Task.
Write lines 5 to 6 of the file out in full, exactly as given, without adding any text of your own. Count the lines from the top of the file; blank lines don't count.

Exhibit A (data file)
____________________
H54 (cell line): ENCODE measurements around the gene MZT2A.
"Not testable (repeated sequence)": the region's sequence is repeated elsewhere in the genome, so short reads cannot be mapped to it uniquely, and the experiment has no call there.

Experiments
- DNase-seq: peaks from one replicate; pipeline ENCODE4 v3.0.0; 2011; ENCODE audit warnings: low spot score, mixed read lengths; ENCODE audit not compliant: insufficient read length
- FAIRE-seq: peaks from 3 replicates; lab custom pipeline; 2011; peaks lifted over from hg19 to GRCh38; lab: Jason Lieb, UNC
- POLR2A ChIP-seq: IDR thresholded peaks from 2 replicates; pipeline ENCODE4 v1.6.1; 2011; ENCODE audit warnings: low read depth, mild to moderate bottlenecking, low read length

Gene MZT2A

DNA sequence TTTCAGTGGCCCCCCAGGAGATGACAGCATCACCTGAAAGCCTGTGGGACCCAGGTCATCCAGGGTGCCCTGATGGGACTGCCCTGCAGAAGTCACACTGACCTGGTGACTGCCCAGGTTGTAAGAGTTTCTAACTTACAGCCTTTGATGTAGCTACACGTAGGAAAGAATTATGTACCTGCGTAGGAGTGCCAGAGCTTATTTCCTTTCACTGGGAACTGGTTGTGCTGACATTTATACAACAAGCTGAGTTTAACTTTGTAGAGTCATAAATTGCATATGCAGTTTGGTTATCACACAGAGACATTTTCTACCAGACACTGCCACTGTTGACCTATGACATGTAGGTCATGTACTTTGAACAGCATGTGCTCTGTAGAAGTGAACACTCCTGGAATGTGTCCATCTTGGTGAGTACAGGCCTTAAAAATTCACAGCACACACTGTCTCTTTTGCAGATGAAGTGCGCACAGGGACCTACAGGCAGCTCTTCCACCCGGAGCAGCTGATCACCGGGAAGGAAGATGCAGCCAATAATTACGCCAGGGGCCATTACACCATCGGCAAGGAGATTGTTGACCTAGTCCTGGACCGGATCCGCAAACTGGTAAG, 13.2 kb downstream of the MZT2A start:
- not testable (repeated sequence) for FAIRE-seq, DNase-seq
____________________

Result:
- FAIRE-seq: peaks from 3 replicates; lab custom pipeline; 2011; peaks lifted over from hg19 to GRCh38; lab: Jason Lieb, UNC
- POLR2A ChIP-seq: IDR thresholded peaks from 2 replicates; pipeline ENCODE4 v1.6.1; 2011; ENCODE audit warnings: low read depth, mild to moderate bottlenecking, low read length